Statistical Process Control (SPC)
  • Uses statistics and control charts to tell when
    to take corrective action
  • Drives process improvement
  • Four key steps
  • Measure the process
  • When a change is indicated, find the assignable
    cause
  • Eliminate or incorporate the cause
  • Restart the revised process

61
An SPC Chart
Figure 6.8
62
Inspection
  • Involves examining items to see if an item is
    good or defective
  • Detect a defective product
  • Does not correct deficiencies in process or
    product
  • It is expensive
  • Issues
  • When to inspect
  • Where in process to inspect

63
When and Where to Inspect
  1. At the suppliers plant while the supplier is
    producing
  2. At your facility upon receipt of goods from the
    supplier
  3. Before costly or irreversible processes
  4. During the step-by-step production process
  5. When production or service is complete
  6. Before delivery to your customer
  7. At the point of customer contact

64
Inspection
  • Many problems
  • Worker fatigue
  • Measurement error
  • Process variability
  • Cannot inspect quality into a product
  • Robust design, empowered employees, and sound
    processes are better solutions

65
Source Inspection
  • Also known as source control
  • The next step in the process is your customer
  • Ensure perfect product to your customer

Poka-yoke is the concept of foolproof devices or
techniques designed to pass only acceptable
product
66
Service Industry Inspection
Organization What is Inspected Standard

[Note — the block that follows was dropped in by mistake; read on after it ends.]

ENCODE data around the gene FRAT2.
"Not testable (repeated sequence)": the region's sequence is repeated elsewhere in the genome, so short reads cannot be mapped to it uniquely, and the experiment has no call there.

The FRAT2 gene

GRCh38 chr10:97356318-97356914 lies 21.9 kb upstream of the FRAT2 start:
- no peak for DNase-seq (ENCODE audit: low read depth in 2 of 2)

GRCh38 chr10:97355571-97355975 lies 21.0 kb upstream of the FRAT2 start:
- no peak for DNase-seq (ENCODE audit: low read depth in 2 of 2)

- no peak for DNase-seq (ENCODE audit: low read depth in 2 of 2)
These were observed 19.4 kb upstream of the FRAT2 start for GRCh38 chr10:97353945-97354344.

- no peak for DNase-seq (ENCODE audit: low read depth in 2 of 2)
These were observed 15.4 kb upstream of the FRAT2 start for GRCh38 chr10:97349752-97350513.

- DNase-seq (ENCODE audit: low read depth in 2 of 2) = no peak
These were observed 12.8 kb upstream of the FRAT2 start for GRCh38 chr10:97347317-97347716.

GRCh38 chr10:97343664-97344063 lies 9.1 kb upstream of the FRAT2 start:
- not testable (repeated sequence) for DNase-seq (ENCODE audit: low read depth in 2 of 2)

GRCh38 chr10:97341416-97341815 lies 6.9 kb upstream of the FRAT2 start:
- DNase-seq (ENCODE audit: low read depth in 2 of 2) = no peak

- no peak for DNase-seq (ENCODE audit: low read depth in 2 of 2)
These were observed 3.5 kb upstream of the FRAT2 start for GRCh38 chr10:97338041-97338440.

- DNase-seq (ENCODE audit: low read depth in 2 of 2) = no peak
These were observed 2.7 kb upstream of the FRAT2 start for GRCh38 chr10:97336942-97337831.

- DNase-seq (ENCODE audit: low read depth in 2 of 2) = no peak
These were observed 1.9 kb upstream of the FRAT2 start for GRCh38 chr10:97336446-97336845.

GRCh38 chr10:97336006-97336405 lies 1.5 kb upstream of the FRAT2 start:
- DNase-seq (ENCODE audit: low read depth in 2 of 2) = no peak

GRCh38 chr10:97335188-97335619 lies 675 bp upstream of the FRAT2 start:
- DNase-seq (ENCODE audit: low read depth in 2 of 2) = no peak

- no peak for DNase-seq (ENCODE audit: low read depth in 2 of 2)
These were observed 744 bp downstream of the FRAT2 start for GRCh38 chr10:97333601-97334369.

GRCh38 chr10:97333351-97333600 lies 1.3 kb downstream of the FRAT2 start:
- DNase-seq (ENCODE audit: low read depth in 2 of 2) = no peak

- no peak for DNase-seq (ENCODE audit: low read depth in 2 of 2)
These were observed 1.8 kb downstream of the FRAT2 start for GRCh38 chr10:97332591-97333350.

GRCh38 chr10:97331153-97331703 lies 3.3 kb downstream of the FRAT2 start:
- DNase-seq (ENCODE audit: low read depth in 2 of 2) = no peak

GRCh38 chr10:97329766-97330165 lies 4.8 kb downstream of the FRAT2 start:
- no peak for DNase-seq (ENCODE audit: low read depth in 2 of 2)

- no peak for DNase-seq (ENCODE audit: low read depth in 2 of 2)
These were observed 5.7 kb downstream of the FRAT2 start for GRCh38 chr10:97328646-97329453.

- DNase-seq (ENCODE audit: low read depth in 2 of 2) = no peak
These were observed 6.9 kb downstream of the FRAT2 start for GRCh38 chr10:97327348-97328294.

Jones Law Office Receptionist performance Billing Attorney Is phone answered by the second ring Accurate, timely, and correct format Promptness in returning calls
Table 6.5
67
Service Industry Inspection
Organization What is Inspected Standard
Hard Rock Hotel Reception desk Doorman Room Minibar Use customers name Greet guest in less than 30 seconds All lights working, spotless bathroom Restocked and charges accurately posted to bill
Table 6.5
68
Service Industry Inspection
Organization What is Inspected Standard
Arnold Palmer Hospital Billing Pharmacy Lab Nurses Admissions Accurate, timely, and correct format Prescription accuracy, inventory accuracy Audit for lab-test accuracy Charts immediately updated Data entered correctly and completely
Table 6.5
69
Service Industry Inspection
Organization What is Inspected Standard
Olive Garden Restaurant Busboy Busboy Waiter Serves water and bread within 1 minute Clears all entrée items and crumbs prior to dessert Knows and suggest specials, desserts
Table 6.5
70
Service Industry Inspection
Organization What is Inspected Standard
Nordstrom Department Store Display areas Stockrooms Salesclerks Attractive, well-organized, stocked, good lighting Rotation of goods, organized, clean Neat, courteous, very knowledgeable
Table 6.5
71
Attributes Versus Variables
  • Attributes
  • Items are either good or bad, acceptable or
    unacceptable
  • Does not address degree of failure
  • Variables
  • Measures dimensions such as weight, speed,
    height, or strength
  • Falls within an acceptable range
  • Use different statistical techniques

72
TQM In Services
  • Service quality is more difficult to measure than
    the quality of goods
  • Service quality perceptions depend on
  • Intangible differences between products
  • Intangible expectations customers have of those
    products

73
Service Quality
The Operations Manager must recognize
  1. The tangible component of services is important
  2. The service process is important
  3. The service is judged against the customers
    expectations
  4. Exceptions will occur

74
ServiceSpecificationsat UPS
75
Determinants of Service Quality
  • Reliability
  • Responsiveness
  • Competence
  • Access
  • Courtesy
  • Communication
  • Credibility
  • Security
  • Understanding/ knowing the customer
  • Tangibles

76
Service Recovery Strategy
  • Managers should have a plan for when services
    fail
  • Marriotts LEARN routine
  • Listen
  • Empathize
  • Apologize
  • React
  • Notify